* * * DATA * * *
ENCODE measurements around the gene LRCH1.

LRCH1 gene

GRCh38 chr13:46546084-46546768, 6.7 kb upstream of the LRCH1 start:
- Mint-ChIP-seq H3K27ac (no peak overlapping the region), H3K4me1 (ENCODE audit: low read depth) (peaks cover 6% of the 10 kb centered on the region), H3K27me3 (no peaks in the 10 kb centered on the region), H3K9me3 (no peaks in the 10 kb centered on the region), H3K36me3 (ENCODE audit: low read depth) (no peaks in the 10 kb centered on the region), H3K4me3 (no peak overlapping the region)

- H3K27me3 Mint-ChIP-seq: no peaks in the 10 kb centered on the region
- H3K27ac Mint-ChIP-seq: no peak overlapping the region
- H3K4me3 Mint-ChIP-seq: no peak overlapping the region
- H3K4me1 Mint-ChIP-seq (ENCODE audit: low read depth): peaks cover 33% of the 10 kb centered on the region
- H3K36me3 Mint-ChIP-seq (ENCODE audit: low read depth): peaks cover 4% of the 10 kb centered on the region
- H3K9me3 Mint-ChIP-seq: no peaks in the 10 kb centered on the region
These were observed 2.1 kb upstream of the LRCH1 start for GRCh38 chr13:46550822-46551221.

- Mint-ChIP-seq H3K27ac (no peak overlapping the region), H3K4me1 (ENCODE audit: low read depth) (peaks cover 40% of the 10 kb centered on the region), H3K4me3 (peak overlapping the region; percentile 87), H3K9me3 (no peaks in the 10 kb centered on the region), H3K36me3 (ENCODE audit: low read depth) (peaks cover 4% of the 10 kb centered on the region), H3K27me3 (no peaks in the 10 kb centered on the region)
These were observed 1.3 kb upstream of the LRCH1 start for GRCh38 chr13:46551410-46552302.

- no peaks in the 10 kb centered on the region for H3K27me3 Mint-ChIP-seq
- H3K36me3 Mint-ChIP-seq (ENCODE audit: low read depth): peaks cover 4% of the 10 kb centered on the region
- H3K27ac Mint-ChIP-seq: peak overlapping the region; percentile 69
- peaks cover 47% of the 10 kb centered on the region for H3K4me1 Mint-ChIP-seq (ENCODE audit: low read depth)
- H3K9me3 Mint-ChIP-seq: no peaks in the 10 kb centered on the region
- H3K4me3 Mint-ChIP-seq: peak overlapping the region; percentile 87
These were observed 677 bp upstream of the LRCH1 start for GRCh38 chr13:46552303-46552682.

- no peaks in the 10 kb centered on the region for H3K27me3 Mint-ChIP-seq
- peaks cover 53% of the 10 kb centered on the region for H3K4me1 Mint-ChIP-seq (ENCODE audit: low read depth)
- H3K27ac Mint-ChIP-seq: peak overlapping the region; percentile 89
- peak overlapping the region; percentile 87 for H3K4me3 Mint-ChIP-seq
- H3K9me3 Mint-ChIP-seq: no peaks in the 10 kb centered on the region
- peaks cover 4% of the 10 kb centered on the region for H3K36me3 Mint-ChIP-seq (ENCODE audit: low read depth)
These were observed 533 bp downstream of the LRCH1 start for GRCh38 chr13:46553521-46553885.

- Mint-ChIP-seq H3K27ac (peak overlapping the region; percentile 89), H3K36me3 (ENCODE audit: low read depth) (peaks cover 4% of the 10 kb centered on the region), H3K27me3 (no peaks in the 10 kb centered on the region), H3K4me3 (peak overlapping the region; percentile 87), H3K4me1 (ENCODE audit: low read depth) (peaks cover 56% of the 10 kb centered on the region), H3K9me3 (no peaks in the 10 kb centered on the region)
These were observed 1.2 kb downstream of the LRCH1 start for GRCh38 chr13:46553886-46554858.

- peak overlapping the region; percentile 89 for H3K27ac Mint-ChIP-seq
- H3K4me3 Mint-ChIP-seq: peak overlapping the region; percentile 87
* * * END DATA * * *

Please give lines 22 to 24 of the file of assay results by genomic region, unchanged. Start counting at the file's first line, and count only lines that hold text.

- peaks cover 53% of the 10 kb centered on the region for H3K4me1 Mint-ChIP-seq (ENCODE audit: low read depth)
- H3K27ac Mint-ChIP-seq: peak overlapping the region; percentile 89
- peak overlapping the region; percentile 87 for H3K4me3 Mint-ChIP-seq